Feminist Border Thought

Authored by: Elena Ruiz-Aho

Routledge International Handbook of Contemporary Social and Political Theory

Print publication date:  March  2011
Online publication date:  March  2011

Print ISBN: 9780415548250
eBook ISBN: 9780203875575
Adobe ISBN: 9781135997946

10.4324/9780203875575.ch29

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Abstract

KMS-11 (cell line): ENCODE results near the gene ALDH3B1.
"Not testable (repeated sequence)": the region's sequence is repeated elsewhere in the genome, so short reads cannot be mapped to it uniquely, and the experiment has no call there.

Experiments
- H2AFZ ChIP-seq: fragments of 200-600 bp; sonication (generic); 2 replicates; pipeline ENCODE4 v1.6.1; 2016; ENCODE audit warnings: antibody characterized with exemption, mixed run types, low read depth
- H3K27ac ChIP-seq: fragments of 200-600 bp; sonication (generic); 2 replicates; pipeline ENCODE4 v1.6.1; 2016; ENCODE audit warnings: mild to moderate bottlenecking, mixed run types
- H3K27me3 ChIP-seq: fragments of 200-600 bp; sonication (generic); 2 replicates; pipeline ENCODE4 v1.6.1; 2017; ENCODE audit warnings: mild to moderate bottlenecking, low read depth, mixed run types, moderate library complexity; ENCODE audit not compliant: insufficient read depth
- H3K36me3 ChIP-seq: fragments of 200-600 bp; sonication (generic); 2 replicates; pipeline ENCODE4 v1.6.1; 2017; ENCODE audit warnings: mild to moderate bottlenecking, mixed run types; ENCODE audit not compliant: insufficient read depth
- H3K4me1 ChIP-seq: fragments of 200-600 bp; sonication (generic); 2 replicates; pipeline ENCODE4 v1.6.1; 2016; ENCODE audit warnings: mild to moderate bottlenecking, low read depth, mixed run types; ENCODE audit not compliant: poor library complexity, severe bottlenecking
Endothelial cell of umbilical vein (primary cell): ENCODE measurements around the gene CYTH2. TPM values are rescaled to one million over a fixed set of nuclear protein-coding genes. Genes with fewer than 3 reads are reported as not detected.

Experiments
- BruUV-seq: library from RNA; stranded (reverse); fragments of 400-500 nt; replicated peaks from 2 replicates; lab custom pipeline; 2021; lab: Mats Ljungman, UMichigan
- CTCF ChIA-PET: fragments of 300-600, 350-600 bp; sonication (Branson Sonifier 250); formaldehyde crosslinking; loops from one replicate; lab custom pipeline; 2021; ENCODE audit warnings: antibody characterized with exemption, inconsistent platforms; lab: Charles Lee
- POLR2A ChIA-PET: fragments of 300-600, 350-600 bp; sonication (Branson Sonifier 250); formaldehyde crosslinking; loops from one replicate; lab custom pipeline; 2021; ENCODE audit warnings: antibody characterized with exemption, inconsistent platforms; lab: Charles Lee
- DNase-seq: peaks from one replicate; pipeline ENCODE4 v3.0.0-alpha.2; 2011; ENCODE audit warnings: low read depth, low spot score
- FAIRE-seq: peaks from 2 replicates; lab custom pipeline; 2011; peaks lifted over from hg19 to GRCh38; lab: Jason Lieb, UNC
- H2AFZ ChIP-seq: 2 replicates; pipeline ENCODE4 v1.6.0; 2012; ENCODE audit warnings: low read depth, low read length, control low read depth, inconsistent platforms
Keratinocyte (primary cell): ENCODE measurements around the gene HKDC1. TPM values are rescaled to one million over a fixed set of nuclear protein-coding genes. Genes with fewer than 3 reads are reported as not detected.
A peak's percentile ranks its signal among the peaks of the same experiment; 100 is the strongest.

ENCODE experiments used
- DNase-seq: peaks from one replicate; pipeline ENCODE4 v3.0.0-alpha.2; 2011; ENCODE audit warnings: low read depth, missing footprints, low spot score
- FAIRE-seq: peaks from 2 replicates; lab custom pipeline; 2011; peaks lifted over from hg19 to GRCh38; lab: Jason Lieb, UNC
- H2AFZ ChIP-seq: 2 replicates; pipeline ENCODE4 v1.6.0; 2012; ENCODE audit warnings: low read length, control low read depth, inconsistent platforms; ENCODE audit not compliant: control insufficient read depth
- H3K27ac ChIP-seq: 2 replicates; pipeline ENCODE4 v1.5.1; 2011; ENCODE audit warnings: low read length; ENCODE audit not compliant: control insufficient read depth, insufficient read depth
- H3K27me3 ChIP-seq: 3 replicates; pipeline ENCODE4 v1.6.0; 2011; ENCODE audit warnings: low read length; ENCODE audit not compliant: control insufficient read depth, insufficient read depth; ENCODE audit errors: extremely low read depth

In Latin America, one of the ways in which Amerindian and mestizo (mixed-race) peoples have come to experience themselves as marginalized, both in their concrete public dealings and in history, concerns the ways in which the interpretive traditions of their indigenous communities have been covered-over and forced into concealment by European colonialism. In this regard, one of the greatest impacts of colonization has been a sense of inarticulacy (or discursive limitation) due to the loss of prior social contexts and the interpretive alternatives they made possible, particularly with regard to conceptions of selfhood and cultural identity. This is especially important given that, as colonialism introduced new gendered, ethnic, and racial categories not native to Mesoamerica (Quijano and Wallerstein 1992; Quijano 2000; Lugones 2007), it simultaneously instituted exclusionary practices on the basis of those categories. The need to theorize identity based on new social, historical, and epistemic realities thus marks the starting point of Latin American social and cultural theory in general (Sarmiento 1946; Vasconcelos 1948; Zea 1953; Paz 1961; Mariátegui 1971; Kusch 1973; Retamar 1974).

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